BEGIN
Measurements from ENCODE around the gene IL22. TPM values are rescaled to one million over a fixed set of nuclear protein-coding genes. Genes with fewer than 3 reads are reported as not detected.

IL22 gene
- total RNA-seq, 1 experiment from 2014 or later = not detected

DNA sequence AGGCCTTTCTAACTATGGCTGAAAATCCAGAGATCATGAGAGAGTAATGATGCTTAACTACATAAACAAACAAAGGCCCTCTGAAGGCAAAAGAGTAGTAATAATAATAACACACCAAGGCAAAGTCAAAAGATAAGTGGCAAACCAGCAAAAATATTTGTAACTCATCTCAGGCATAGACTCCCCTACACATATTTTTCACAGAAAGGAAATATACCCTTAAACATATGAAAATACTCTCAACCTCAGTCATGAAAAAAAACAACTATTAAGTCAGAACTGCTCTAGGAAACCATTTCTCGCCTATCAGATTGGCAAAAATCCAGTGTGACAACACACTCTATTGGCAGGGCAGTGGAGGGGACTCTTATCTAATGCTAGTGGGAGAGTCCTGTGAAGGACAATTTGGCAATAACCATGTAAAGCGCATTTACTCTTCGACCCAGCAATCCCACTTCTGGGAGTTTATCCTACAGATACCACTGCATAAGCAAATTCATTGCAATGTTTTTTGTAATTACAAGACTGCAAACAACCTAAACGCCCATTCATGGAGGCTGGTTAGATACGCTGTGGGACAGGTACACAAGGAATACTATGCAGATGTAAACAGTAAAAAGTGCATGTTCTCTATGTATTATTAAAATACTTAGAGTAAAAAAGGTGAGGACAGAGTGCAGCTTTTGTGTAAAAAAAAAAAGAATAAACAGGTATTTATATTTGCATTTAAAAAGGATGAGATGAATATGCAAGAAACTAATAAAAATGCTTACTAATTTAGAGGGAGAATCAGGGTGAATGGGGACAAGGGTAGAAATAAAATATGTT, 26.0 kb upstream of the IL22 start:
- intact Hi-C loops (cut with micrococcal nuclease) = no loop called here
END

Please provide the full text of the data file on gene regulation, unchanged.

Measurements from ENCODE around the gene IL22. TPM values are rescaled to one million over a fixed set of nuclear protein-coding genes. Genes with fewer than 3 reads are reported as not detected.

IL22 gene
- total RNA-seq, 1 experiment from 2014 or later = not detected

DNA sequence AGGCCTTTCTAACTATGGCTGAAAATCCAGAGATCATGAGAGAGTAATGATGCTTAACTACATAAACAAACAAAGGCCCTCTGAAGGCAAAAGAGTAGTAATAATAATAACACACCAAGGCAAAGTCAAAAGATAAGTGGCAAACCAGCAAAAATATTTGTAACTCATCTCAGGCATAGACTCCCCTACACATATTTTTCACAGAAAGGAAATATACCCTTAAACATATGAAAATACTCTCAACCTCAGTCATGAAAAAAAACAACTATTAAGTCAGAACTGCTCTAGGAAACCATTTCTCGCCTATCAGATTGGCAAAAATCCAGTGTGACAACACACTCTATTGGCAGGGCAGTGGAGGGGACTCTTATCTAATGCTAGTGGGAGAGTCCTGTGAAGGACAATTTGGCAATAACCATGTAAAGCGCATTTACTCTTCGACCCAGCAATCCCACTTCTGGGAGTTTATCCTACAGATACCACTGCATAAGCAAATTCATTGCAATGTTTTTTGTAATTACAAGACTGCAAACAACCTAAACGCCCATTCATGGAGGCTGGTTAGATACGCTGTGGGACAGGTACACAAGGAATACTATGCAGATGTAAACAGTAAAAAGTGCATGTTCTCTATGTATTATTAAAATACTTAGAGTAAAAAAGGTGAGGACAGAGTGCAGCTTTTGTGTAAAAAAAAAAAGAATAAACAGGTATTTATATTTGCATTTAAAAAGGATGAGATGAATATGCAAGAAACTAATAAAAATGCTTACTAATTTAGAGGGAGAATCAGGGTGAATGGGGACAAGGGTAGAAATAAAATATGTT, 26.0 kb upstream of the IL22 start:
- intact Hi-C loops (cut with micrococcal nuclease) = no loop called here